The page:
Ladies of Charity and Advocacy – What does it mean?

by | Oct 8, 2014 | International Association of Charities - Ladies of Charity, Vincentian Family



featured-generic-lcusaLadies of Charity and Advocacy  Some may be surprised by putting these two together.  How do they fit? Their website gives the answer.

Bottom line – all the elements below fit the description of systemic change or a comprehensive approach to serviceand standing with those who are poor.

From their site…For over 150 years, the Ladies of Charity USA have been committed to loving and assisting people who are poor.

In the beginning of the 21st century, we seek ways to continue the mission of St. Vincent de Paul and St. Louise de Marillac, reweaving the fabric of society by partnering with poor people and others in works of charity and justice.

Advocacy is a word used to describe some of the ways we extend our efforts beyond serving the immediate needs of the poor. It is associated with perspectives of justice and human rights.

Advocacy can be defined or described as taking the side of the poor and oppressed. It is active, not passive. It is rooted in our love of God or as St. Vincent said, “Let us love God, but let it be with the strength of our arms and the sweat of our brow.” Advocacy is a word that describes the ways we can effect change, working with people who live in poverty to change not only their personal situation but the systems that have contributed to their personal situation. Advocacy is how we fulfill our mandate to engage in “social” and “political” charity.

Advocacy takes many forms.

  • Advocacy is giving a person the opportunity to tell her story to us, helping us understand her situation.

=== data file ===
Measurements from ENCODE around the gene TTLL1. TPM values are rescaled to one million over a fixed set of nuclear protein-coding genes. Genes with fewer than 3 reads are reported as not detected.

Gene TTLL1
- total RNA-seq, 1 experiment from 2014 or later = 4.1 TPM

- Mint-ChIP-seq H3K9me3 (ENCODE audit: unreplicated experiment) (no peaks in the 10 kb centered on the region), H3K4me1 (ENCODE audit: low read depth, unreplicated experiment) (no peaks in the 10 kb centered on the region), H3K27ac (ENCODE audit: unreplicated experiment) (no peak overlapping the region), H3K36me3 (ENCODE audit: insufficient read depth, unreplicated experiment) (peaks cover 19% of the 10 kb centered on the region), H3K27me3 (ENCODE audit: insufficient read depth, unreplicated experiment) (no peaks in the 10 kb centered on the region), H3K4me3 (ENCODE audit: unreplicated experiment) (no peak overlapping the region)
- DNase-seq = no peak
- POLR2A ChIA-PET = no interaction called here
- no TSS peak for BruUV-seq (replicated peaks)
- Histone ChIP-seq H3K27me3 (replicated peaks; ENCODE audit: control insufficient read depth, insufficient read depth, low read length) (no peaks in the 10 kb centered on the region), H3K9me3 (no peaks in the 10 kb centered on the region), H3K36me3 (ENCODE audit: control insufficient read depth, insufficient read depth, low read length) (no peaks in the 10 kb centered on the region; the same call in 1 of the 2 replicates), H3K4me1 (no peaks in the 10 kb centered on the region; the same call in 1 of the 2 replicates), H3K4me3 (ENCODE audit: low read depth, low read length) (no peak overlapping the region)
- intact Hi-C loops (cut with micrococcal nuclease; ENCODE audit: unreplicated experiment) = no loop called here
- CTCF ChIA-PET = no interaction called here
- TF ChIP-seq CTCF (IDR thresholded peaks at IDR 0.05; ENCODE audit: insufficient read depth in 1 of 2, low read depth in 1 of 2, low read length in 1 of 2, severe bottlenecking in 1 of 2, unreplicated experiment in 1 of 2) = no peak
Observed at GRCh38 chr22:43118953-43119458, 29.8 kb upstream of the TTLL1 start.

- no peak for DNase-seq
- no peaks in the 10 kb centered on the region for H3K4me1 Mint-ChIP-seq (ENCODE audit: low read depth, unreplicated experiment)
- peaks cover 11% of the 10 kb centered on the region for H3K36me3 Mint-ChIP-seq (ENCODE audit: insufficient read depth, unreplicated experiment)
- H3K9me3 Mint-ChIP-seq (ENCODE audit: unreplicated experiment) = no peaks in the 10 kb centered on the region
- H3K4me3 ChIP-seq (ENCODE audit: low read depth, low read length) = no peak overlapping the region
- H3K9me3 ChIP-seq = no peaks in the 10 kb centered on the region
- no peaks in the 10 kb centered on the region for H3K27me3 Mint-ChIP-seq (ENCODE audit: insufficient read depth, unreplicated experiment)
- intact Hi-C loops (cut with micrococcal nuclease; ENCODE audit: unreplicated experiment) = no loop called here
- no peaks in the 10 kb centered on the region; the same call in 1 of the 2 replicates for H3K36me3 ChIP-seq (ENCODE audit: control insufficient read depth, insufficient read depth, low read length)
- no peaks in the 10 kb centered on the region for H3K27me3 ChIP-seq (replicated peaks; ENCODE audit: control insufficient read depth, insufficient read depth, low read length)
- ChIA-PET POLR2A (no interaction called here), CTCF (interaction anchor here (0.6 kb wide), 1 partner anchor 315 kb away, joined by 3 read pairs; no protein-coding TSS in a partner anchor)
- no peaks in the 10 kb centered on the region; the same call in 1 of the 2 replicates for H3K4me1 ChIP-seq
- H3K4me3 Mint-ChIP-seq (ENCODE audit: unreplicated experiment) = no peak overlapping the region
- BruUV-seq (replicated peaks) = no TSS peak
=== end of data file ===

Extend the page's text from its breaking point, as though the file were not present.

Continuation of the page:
• Advocacy is structuring services so that they protect human dignity and making sure they are adequately funded by philanthropic and governmental sources.
  • Advocacy is defending the poor against false allegations and stereotypical innuendos of “blaming the victim.”
  • Advocacy is educating ourselves and others about the challenges facing the least, the lost and the left out in society.
  • Advocacy is gathering data that can be used by policy makers.
  • Advocacy is using our votes and our voices in the public square to help people who are poor to achieve basic social, economic and political rights.
  • Advocacy is convening policy makers, legislators, and people who are poor to enable and empower poor people to participate and to build better communities.
  • Advocacy is giving bread to a hungry person and not being afraid to ask:
    • Why are people poor?
    • Why do they need this bread?
    • What is the most just way to make sure that people have bread—in advocacy language, the basic human right to food?


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